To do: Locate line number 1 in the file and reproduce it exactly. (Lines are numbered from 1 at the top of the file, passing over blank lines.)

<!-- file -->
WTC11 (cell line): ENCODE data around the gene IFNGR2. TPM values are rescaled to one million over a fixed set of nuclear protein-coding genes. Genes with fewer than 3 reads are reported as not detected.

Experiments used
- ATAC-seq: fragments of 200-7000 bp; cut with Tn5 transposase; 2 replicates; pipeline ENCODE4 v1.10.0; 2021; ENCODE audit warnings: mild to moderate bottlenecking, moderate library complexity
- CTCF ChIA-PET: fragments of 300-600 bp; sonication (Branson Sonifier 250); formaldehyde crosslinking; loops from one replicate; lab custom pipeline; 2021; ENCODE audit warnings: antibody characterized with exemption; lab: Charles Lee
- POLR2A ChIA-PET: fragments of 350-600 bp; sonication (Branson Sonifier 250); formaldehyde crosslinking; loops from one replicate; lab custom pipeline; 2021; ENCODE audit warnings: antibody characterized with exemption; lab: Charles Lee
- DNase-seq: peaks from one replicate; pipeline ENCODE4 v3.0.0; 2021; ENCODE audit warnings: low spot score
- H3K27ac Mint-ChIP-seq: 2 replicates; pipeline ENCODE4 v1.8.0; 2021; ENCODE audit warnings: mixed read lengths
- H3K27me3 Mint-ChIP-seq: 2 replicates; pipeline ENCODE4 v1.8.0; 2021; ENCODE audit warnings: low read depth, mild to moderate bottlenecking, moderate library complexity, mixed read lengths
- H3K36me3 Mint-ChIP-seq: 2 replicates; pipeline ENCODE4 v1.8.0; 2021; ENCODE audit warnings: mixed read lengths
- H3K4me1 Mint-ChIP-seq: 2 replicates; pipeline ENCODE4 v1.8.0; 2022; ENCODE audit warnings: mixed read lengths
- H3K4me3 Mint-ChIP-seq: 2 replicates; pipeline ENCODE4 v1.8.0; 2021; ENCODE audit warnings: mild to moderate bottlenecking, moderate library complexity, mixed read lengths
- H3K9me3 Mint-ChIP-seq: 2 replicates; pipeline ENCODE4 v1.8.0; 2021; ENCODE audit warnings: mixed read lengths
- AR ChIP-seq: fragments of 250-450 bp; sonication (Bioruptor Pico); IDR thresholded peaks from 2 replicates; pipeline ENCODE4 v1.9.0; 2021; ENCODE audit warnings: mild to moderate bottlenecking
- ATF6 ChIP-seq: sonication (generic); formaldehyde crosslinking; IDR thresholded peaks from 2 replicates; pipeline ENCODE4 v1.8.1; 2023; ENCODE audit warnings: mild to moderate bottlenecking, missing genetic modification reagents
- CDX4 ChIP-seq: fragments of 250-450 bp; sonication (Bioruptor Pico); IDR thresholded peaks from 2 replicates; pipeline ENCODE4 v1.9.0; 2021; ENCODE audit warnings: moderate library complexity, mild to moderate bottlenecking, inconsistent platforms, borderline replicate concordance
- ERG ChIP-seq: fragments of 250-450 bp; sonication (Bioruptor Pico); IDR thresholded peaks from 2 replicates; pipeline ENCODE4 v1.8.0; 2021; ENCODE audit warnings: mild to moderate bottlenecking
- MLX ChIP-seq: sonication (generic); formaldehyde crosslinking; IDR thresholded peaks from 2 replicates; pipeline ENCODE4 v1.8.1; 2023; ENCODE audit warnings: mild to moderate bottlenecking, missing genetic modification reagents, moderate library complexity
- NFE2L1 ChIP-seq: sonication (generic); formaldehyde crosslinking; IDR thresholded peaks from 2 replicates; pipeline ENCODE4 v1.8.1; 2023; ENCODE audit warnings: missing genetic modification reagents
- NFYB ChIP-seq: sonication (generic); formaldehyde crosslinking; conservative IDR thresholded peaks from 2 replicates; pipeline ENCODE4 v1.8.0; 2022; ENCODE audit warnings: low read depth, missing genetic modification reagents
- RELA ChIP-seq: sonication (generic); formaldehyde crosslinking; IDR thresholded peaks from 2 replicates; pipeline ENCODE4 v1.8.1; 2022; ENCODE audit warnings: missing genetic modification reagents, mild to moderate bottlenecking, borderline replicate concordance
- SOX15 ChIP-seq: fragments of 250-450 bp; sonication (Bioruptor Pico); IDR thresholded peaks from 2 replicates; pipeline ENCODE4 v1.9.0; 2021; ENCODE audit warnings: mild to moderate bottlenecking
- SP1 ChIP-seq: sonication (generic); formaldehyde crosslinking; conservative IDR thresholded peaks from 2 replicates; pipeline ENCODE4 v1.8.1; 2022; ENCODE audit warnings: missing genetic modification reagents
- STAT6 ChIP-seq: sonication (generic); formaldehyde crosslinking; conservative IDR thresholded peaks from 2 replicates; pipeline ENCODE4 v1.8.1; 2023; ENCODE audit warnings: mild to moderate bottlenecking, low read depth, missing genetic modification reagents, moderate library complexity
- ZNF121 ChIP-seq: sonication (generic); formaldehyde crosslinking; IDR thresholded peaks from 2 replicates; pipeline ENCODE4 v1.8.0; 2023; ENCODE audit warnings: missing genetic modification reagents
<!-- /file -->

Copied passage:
WTC11 (cell line): ENCODE data around the gene IFNGR2. TPM values are rescaled to one million over a fixed set of nuclear protein-coding genes. Genes with fewer than 3 reads are reported as not detected.